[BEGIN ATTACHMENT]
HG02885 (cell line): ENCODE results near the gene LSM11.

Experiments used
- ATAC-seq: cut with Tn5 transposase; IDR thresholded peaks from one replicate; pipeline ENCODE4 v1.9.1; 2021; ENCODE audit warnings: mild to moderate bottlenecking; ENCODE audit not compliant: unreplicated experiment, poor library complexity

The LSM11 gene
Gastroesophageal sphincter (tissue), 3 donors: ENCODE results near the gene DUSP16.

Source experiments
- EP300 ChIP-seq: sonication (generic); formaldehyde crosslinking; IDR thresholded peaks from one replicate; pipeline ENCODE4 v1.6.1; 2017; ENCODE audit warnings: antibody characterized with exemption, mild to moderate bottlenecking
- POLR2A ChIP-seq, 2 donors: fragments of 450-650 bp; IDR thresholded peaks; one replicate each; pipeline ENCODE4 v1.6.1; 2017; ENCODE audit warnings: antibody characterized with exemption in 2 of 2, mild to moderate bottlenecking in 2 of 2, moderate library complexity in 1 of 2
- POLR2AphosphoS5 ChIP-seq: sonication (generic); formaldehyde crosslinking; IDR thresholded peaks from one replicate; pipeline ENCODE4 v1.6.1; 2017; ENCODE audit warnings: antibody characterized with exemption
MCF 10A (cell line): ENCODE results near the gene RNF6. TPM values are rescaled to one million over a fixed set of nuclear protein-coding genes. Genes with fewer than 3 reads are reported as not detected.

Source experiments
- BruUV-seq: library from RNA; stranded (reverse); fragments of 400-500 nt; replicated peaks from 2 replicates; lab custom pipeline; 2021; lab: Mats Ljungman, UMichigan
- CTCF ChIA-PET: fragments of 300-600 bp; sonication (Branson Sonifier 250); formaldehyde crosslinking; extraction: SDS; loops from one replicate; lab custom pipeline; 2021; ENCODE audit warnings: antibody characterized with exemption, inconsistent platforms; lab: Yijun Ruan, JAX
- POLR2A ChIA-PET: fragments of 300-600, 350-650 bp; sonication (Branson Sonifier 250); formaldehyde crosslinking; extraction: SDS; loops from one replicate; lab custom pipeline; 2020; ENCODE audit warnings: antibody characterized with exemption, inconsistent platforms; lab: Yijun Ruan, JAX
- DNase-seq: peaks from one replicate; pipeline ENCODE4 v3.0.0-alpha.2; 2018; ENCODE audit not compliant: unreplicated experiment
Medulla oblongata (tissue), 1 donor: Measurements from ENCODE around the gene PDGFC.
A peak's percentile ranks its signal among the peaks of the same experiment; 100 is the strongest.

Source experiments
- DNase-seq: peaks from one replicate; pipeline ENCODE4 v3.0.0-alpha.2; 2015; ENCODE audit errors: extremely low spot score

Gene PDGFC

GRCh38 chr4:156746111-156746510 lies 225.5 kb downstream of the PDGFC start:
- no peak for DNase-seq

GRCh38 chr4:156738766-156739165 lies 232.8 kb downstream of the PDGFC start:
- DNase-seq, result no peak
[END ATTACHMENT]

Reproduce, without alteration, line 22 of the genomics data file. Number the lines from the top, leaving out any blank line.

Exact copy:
- no peak for DNase-seq